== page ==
By Jim Schutze
By Rachel Watts
By Lauren Drewes Daniels
By Anna Merlan
By Lee Escobedo
By Alice Laussade
By Scott Reitz
Never to Be Forgotten
The Bobby Fuller Four
El Paso Rock, Vol. 2
Bobby Fuller's less a legend and more a one-hit wonder, a man who scored a single Top 10 hit in 1966--"I Fought the Law"--then, shortly after, died a mysterious death unsolved to this day. Fuller was discovered by his mother in the front seat of her Oldsmobile, which had been stashed in his Hollywood garage; the body, stiff for hours, had been beaten and bruised and soaked in gasoline. The Los Angeles coroner's office ruled his death a suicide, though it could have been anything from a jealous mobster's revenge to an LSD accident gone awry. Either way, Fuller died at the age of 23, an El Paso boy gone to Hollywood who tasted fame and swallowed gasoline.
Fuller never became much of a rock and roll hero after his death; perhaps it didn't help that his sole hit, later turned into a punk anthem by the Clash, wasn't even his own. It had been written by fellow Texan and former Buddy Holly sideman Sonny Curtis and performed by the Crickets four years before Fuller got around to it. Fuller wrote plenty of his own songs, many collected on Del-Fi's three-disc box Never to Be Forgotten, but in the end, he's known--if at all--for making a hit out of someone else's song.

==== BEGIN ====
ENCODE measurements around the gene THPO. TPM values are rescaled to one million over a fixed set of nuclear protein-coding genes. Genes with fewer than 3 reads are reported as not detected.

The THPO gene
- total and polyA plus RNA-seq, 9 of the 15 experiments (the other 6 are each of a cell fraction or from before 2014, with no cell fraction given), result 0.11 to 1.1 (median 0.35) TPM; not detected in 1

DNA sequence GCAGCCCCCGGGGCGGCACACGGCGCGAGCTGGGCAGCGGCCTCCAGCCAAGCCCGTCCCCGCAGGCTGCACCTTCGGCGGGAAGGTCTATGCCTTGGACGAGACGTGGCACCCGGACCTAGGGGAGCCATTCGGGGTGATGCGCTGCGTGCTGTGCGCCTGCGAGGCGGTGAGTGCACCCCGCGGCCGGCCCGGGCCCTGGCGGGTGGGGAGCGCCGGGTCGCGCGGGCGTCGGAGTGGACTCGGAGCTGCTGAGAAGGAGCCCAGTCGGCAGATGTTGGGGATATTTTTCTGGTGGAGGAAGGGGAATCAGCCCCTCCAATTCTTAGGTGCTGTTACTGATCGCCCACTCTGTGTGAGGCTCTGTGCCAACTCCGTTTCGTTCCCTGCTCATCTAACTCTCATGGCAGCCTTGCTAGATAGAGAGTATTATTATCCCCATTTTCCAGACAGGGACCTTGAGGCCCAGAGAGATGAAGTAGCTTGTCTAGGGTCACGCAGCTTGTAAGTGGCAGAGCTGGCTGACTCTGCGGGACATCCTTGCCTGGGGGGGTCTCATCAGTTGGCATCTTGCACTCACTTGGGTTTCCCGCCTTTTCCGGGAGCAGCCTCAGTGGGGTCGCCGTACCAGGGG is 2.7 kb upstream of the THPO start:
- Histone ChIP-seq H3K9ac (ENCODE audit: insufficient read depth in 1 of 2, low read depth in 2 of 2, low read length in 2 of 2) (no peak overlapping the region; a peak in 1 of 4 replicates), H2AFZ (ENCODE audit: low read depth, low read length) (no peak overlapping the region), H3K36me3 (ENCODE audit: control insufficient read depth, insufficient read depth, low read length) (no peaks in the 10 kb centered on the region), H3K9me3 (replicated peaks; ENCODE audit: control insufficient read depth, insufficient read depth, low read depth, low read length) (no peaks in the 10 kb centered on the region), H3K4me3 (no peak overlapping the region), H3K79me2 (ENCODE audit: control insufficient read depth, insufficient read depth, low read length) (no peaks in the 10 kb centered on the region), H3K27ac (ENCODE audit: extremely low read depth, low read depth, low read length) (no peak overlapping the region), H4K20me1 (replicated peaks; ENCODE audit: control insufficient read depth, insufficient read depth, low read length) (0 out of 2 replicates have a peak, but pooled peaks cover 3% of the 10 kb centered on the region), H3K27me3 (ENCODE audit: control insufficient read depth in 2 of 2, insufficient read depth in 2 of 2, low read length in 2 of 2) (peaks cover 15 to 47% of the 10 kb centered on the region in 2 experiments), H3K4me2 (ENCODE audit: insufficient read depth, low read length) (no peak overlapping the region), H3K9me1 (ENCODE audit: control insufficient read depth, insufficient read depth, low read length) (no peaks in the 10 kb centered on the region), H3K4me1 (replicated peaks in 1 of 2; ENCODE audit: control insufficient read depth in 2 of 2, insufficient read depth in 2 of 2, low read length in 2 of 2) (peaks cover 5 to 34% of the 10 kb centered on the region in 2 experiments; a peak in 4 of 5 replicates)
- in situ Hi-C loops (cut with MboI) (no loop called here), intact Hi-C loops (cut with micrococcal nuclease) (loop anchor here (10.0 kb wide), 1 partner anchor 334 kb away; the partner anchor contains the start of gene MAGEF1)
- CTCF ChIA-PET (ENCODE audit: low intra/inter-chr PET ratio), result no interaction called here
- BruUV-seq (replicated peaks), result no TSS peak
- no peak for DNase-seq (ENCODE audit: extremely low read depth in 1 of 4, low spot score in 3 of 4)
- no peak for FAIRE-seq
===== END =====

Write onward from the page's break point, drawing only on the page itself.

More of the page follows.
If Buddy Holly is a chapter in rock and roll's history book, then Fuller is that chapter's footnote: Fuller appropriated the Lubbock native's rock and roll and tried to make it his own, coating even the most rebellious anthem in sugar and honey. Listen to Fuller's "I Fought the Law," and there's no way you could ever believe this guy's been breaking rocks in the hot sun. His hands are soft, his voice sweet, his delivery deliberate. Joe Strummer's vocals hinted at violence--"Rrrrrrrobbin' people with a six-gun"--until you believed he was telling the tale in the first-person, recounting yesterday's crime spree. Fuller sounded like a man telling someone else's story.
Perhaps Fuller never lived past these collected singles because he was nothing more than a talented disciple, someone who so adored the Everly Brothers and Holly and a host of surf-rock bands that he decided to make a career imitating his heroes' every move. The Norton collection, El Paso Rock, Vol. 2, proves that Fuller's group was a damned fine bar band, but not much more; their versions of "Peggy Sue," "Whole Lotta Shakin' Goin' On," "Not Fade Away," and "Miserlou" are echoes of the originals. As relics, every Fuller song holds up remarkably well, but as revelations, they make you wonder what might have happened if Fuller had lived to find his own voice.
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